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Caudal anaesthesia

Created: 28/6/2004
Updated: 31/7/2009

 

Caudal analgesia is produced by injection of local anaesthetic into the caudal canal. This produces block of the sacral and lumbar nerve roots. It is useful as a supplement to general anaesthesia and for provision of postoperative analgesia. This technique is popular in paediatric patients. Catheter insertion may be performed for continuous caudal block.

Anatomy

The sacrum is a triangular bone that articulates with the fifth lumbar vertebra, the coccyx and the ilia. The dorsal roof consists of the fused laminae of the five sacral vertebrae and is convex dorsally. In the midline is a median crest which represents the sacral spinous processes. Lateral to this is the intermediate sacral crest with a row of four tubercles which represent the articular processes. The S5 processes are remnants and form the cornua, which provide the main landmarks for indentifying the sacral hiatus. The hiatus is covered by the sacro-coccygeal membrane. The canal contains areolar connective tissue, fat, sacral nerves, lymphatics, the filum terminale and a rich venous plexus.

Technique

The patient is usually in the left lateral position with the knees drawn up to the chest. The sacral hiatus lies at the third point of an equilateral triangle formed with the two posterior superior iliac spines (look for the dimples in the skin). The cornua are palpable on either side of the hiatus. Adopt an aseptic technique. A needle (or 22/20 g cannula) is introduced in a slightly cranial direction through the hiatus. A click is felt as the needle pierces the sacrococcygeal membrane. The needle/cannula is then directed cranially. The dura ends at S2, but may extend further. Aspirate to confirm the absence of blood/cerebrospinal fluid and inject local anaesthetic while feeling for inadvertent subcutaneous injection with the other hand. There should be very little resistance to injection. In children, the block should be performed after general anaesthesia has been induced and before surgery has commenced.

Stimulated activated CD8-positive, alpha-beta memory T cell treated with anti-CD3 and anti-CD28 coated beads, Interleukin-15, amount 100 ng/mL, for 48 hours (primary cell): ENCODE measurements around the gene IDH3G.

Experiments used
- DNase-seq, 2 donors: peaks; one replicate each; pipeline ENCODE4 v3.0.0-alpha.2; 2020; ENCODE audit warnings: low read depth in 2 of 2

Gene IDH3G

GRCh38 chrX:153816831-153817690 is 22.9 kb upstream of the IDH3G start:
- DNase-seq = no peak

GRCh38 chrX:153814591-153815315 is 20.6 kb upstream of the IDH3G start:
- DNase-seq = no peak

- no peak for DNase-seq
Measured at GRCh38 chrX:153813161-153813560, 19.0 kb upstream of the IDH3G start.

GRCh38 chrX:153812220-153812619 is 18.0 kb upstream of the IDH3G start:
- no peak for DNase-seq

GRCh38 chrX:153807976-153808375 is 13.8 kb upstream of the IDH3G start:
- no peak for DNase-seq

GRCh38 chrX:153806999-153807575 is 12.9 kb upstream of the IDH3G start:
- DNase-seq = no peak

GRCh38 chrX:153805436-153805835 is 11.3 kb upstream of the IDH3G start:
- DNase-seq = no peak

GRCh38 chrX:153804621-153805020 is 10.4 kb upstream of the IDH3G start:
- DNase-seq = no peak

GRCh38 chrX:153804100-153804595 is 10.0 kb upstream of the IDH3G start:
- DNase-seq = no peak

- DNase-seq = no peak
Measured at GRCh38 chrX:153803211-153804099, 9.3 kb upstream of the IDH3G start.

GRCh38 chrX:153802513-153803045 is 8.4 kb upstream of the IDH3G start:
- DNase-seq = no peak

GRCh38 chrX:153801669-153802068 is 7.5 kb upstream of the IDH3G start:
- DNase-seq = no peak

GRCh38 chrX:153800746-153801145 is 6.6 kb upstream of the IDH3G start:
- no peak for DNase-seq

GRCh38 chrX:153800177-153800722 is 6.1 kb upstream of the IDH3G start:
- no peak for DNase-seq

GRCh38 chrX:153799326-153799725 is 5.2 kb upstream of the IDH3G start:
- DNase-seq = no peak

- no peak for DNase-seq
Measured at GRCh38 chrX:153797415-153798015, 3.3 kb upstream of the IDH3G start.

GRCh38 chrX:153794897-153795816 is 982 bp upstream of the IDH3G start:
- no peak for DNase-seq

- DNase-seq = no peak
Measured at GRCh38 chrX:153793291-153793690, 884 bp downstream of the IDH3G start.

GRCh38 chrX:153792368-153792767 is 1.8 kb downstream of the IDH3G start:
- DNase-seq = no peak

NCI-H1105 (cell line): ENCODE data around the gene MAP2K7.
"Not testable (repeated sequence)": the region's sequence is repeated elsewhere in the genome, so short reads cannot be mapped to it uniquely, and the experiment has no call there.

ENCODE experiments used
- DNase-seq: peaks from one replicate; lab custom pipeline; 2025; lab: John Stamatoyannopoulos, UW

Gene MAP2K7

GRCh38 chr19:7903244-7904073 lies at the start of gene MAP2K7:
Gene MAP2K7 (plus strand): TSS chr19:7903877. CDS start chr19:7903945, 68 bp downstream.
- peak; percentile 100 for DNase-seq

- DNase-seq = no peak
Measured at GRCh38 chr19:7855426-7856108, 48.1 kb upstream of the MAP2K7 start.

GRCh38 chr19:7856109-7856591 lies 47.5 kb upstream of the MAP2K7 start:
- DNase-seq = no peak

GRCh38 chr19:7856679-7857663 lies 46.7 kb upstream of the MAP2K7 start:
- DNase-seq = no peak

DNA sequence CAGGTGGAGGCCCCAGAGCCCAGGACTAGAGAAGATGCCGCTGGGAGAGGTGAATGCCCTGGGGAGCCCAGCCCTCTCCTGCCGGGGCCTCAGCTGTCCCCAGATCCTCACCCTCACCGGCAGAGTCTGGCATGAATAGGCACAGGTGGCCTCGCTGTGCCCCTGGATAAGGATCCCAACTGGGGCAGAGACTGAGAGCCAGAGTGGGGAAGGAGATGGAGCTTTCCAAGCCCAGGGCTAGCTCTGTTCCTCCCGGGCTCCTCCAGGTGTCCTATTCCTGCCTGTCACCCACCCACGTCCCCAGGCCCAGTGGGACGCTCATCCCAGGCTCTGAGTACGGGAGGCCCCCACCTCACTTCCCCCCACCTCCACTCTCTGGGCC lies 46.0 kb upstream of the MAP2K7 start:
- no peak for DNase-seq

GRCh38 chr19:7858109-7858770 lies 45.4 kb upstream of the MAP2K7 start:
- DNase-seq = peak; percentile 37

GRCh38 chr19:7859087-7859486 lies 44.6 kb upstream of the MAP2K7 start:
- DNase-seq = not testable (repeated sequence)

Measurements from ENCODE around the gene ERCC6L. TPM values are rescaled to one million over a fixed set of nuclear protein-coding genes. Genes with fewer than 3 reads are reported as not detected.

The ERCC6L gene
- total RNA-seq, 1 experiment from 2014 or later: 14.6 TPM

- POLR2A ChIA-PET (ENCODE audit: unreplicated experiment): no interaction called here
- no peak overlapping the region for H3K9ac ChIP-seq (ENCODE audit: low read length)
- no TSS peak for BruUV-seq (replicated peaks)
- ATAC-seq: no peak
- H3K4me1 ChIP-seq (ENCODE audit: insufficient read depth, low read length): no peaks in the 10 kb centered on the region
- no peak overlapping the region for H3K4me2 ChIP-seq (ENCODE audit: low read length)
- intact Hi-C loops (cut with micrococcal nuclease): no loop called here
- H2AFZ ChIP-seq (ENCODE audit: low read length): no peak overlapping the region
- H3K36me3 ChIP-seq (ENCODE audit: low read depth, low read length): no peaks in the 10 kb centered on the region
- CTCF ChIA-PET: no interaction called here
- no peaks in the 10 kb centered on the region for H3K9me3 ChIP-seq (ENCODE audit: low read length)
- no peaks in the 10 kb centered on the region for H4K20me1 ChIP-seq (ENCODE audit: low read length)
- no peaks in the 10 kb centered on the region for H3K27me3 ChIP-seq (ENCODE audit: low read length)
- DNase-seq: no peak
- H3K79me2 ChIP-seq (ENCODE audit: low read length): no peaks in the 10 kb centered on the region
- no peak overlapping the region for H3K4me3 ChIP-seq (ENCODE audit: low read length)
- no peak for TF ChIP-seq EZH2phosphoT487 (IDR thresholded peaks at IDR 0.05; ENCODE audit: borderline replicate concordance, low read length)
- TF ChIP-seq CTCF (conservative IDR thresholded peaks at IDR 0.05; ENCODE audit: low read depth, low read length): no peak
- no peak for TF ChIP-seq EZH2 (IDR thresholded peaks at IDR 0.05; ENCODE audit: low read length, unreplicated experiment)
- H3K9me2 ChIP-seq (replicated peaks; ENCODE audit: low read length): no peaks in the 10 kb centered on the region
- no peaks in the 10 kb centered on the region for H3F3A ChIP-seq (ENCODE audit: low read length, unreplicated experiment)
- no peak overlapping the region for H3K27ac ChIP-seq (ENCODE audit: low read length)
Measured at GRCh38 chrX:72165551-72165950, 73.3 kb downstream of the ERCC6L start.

Choice of local anaesthetic

Paediatric population

0.5 ml/kg, 0.25% bupivacaine (sacro-lumbar block)
1 ml/kg, 0.25% bupivacaine (upper abdominal block)
1.2 ml/kg,0.25% bupivacaine (mid-thoracic block)
(Doses described by Armitage).

In this age group, epidural analgesia is accompanied by very little change in blood pressure or cardiac output. Continuous caudal catheters have been used intraoperatively for more prolonged surgery. The maximum safe dose range for epidural bupivacaine is 0.15-0.2 mg/kg/h in neonates and 0.2-0.3 mg/kg/h in infants. The addition of clonidine (1-2 mcg/kg) to bupivacaine extends its duration of action significantly. Preservative-free Ketamine (0.5 mg/kg) also prolongs the duration of analgesia.

Adult population

20-30 ml 0.25-0.5% bupivacaine. Average volume of the sacral canal is 30-35 ml.
Epidural fat in children has a loose and wide-meshed texture, whereas in adults it becomes more densely packed and fibrous. Hence, local anaesthetic spread is greater in children.

References

i] Caudal bupivacaine and s(+)-ketamine for postoperative analgesia in children.
Weber F, Wulf H.
Paediatr Anaesth 2003; 13(3): 244-8.

ii] The 'swoosh' test--an evaluation of a modified 'whoosh' test in children.
Orme RM, Berg SJ.
Br J Anaesth 2003; 90(1): 62-5.

 


ArticleDate:20040628
SiteSection: Article
 
   
    
                                            
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